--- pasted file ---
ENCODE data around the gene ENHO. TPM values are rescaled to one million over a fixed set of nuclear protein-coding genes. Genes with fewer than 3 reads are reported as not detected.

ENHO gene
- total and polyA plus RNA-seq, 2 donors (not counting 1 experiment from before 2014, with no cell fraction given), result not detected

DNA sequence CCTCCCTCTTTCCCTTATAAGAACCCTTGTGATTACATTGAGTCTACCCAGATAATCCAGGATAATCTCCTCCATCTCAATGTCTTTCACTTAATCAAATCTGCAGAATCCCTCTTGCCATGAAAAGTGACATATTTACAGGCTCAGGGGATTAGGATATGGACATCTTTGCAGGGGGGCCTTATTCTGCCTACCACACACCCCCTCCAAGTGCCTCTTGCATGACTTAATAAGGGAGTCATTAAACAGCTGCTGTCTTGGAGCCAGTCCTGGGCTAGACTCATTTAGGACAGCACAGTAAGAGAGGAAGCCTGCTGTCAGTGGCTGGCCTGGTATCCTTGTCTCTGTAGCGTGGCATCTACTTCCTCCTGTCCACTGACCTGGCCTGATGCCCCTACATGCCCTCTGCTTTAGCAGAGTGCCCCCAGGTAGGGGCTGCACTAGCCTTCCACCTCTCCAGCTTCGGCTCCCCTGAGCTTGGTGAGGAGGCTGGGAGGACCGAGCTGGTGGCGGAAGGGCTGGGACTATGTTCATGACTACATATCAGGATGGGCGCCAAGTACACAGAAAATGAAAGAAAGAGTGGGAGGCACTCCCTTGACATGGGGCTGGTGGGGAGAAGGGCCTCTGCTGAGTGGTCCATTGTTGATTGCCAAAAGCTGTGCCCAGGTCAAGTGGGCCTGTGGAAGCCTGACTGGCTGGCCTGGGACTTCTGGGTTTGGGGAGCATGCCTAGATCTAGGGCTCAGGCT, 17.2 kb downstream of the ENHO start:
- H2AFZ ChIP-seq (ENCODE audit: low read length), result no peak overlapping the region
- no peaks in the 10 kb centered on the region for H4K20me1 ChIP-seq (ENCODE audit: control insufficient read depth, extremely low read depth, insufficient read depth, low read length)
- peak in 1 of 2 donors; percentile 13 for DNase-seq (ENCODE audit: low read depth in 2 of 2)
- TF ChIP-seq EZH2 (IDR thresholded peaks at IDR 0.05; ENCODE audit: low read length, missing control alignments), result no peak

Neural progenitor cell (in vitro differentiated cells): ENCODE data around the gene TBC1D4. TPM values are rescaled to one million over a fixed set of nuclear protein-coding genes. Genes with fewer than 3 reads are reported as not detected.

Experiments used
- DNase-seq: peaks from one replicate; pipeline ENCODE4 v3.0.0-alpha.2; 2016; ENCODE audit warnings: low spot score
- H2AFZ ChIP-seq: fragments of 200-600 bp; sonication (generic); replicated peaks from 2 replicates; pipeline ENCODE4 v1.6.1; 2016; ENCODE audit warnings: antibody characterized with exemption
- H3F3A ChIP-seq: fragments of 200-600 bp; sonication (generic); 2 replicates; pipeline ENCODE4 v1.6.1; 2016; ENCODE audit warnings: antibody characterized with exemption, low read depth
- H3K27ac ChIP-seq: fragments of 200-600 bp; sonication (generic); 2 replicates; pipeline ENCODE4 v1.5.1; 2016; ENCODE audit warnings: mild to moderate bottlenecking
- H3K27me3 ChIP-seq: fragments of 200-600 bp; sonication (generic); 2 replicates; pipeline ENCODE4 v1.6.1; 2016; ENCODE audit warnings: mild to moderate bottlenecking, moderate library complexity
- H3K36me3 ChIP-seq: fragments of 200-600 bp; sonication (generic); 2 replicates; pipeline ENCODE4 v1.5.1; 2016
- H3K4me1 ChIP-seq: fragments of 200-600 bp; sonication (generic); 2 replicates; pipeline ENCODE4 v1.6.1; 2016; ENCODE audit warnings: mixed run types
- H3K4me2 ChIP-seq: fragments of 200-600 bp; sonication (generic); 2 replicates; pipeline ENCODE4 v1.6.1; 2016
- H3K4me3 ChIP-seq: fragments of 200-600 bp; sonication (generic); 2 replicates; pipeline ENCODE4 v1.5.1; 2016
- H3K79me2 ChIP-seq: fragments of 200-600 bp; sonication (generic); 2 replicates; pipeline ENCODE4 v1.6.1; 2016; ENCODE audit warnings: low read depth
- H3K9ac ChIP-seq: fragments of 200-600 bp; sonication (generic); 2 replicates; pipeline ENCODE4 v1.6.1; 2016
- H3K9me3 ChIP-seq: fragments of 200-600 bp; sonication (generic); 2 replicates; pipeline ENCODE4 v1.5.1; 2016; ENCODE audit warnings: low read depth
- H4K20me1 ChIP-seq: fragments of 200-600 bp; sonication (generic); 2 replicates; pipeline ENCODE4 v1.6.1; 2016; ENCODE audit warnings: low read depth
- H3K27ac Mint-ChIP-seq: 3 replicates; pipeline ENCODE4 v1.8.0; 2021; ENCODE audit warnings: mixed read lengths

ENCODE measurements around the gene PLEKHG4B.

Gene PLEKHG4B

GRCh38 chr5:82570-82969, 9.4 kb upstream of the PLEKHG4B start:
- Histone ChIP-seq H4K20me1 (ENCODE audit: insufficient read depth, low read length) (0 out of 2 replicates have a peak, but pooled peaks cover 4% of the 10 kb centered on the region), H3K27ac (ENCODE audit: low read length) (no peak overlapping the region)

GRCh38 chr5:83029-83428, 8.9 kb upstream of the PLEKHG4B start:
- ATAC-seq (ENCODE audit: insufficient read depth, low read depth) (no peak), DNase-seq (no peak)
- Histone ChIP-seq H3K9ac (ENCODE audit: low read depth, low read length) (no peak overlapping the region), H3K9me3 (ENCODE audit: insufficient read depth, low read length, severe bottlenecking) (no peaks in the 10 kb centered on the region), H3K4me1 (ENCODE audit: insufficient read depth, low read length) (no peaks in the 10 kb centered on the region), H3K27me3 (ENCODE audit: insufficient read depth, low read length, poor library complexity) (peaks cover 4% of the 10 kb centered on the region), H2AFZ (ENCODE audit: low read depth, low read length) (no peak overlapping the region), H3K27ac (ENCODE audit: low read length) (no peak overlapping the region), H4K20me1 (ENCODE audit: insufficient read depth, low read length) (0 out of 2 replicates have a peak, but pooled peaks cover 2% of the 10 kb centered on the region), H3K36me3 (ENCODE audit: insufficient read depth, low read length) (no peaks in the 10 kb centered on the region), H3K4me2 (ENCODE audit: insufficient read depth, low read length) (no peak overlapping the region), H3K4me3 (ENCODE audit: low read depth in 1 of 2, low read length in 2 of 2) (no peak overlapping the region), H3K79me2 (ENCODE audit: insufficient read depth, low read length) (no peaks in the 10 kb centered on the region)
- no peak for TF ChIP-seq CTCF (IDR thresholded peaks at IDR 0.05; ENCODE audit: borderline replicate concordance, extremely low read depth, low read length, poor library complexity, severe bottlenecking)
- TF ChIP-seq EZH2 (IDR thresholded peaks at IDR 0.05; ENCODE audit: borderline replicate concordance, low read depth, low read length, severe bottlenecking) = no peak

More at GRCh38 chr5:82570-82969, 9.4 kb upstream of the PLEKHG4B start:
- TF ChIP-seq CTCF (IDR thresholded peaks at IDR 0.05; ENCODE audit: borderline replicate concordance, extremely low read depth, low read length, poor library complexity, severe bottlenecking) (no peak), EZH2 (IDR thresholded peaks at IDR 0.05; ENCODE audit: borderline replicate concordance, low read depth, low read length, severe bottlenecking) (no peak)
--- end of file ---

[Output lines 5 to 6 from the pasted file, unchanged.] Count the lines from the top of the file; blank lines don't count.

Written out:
- H2AFZ ChIP-seq (ENCODE audit: low read length), result no peak overlapping the region
- no peaks in the 10 kb centered on the region for H4K20me1 ChIP-seq (ENCODE audit: control insufficient read depth, extremely low read depth, insufficient read depth, low read length)